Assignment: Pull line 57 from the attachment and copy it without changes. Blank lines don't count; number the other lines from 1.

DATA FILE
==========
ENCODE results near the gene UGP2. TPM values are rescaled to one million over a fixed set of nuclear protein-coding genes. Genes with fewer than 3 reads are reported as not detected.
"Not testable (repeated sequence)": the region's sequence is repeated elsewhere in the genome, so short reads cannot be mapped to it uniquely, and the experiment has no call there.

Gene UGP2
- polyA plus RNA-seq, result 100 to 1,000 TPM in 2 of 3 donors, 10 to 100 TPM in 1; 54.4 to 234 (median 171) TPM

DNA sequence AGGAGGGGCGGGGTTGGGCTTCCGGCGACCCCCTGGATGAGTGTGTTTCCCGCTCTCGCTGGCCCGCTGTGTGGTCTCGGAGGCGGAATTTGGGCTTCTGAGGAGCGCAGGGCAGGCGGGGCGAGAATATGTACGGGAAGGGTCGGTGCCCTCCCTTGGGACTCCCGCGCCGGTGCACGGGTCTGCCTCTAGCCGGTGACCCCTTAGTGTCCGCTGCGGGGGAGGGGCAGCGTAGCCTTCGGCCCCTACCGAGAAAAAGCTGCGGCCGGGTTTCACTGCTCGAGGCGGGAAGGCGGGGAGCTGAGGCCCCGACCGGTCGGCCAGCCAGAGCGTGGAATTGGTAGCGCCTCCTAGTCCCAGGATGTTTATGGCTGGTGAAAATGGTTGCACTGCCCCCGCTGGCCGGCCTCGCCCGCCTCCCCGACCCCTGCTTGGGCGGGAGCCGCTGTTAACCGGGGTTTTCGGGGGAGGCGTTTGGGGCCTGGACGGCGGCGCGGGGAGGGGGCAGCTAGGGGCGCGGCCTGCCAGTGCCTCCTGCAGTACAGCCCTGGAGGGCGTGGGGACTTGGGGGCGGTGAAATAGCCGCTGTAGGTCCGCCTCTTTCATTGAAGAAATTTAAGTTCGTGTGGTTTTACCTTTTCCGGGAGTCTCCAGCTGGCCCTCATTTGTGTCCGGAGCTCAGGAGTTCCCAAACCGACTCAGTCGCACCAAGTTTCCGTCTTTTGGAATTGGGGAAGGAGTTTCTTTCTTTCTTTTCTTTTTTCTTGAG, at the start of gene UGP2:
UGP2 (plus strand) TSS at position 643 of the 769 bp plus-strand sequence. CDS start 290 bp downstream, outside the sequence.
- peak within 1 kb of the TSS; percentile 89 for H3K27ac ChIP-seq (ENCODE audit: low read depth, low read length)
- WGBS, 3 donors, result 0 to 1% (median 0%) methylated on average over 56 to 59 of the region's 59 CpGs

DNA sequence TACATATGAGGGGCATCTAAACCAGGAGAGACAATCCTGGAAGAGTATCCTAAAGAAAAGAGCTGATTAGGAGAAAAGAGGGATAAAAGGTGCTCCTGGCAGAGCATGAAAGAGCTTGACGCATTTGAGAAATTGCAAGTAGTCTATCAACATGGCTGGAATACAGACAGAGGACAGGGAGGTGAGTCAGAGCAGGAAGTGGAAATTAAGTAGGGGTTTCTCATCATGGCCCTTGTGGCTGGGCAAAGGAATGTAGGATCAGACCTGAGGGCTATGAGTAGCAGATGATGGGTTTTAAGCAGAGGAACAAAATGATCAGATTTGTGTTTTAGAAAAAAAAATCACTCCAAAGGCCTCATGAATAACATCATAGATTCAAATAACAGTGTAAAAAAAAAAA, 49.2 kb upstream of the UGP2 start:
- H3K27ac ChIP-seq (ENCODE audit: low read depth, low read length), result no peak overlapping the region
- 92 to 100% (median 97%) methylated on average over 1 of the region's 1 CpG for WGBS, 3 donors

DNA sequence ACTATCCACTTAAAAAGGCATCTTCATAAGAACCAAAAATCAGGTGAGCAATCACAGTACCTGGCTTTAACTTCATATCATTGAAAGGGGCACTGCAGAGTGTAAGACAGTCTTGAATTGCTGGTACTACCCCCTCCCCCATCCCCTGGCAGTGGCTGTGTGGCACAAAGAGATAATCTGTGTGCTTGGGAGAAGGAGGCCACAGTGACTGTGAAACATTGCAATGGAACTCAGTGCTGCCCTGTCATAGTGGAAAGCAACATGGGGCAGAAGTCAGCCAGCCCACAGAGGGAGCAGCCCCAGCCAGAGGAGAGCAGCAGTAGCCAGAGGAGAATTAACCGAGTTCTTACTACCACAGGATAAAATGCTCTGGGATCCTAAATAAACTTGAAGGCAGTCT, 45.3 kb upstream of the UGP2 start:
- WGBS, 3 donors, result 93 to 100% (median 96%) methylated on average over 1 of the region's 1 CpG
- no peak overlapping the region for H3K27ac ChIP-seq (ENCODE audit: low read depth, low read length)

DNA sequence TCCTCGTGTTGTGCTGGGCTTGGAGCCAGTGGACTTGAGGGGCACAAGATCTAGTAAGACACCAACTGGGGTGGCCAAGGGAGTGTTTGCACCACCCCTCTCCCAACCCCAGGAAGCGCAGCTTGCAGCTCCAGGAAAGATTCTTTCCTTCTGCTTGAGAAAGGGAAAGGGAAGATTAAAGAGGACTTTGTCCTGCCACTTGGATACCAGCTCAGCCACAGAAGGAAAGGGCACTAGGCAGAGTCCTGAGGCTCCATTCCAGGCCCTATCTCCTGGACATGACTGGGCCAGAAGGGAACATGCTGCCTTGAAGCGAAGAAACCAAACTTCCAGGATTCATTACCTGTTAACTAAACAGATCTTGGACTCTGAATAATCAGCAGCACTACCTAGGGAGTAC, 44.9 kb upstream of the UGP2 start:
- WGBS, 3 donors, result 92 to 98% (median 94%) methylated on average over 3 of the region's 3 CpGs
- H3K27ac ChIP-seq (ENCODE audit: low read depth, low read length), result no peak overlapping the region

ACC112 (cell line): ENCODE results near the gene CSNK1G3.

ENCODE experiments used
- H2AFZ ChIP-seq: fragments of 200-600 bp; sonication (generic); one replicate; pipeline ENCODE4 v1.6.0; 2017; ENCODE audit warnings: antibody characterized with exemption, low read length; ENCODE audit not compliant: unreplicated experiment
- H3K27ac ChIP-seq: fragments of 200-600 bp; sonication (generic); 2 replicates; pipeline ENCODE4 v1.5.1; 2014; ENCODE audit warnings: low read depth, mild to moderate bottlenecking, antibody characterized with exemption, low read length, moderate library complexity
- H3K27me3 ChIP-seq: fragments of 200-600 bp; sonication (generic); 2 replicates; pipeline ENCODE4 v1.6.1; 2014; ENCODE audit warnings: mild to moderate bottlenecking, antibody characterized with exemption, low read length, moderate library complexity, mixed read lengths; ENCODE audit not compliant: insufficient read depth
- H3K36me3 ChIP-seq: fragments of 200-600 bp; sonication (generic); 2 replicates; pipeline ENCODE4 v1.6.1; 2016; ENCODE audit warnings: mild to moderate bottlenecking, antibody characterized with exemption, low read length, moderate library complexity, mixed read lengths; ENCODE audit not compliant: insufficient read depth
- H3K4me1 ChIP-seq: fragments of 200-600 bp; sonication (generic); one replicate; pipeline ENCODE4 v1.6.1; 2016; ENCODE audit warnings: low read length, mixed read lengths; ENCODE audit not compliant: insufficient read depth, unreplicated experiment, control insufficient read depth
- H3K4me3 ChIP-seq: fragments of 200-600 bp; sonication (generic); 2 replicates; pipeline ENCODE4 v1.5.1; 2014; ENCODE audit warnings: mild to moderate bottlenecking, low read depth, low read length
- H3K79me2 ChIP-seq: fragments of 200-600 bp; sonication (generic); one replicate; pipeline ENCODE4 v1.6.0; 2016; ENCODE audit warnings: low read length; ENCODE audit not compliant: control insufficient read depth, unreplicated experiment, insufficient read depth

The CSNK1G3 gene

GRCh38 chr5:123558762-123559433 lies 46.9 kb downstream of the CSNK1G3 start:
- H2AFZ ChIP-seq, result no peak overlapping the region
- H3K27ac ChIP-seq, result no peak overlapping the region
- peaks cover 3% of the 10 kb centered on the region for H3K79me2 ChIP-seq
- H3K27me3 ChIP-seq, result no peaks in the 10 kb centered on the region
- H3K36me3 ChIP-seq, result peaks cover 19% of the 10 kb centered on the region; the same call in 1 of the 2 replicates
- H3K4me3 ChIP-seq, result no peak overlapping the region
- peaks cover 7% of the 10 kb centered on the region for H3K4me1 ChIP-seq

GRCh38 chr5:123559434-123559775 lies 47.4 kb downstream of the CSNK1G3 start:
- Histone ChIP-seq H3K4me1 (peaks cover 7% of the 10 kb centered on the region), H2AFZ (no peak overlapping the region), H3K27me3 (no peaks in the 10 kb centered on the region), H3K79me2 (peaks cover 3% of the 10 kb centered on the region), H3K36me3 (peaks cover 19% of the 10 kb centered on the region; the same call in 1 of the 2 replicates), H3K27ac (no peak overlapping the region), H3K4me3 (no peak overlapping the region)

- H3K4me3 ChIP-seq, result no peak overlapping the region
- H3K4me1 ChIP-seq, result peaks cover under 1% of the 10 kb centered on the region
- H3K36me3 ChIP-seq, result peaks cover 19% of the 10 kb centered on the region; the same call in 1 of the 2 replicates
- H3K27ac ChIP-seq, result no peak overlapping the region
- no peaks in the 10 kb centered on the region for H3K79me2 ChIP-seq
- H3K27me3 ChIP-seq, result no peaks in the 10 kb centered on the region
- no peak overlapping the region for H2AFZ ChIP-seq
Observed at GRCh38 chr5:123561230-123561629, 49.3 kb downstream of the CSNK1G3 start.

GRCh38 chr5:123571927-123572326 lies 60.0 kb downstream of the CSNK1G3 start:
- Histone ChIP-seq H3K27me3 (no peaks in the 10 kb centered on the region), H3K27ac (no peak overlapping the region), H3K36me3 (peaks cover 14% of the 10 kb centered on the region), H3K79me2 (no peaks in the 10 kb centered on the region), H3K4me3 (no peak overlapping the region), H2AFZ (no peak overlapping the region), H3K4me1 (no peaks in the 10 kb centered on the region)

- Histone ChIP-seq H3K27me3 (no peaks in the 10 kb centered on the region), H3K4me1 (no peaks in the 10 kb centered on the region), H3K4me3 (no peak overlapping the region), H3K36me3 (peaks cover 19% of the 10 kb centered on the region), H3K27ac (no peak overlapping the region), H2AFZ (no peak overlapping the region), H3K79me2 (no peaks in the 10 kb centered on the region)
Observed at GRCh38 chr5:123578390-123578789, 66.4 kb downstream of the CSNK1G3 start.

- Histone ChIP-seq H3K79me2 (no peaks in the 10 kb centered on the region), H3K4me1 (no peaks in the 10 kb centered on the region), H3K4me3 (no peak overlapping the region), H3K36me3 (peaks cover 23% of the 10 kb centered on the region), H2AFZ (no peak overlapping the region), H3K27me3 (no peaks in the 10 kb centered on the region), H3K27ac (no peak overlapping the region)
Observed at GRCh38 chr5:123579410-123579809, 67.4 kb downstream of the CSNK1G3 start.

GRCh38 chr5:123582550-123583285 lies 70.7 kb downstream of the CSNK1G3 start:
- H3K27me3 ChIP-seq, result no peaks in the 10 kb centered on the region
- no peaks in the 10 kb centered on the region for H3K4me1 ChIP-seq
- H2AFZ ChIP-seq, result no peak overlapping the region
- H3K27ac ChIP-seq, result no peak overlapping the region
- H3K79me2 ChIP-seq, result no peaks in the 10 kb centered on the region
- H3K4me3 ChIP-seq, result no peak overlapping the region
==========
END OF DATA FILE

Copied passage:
- H3K79me2 ChIP-seq, result no peaks in the 10 kb centered on the region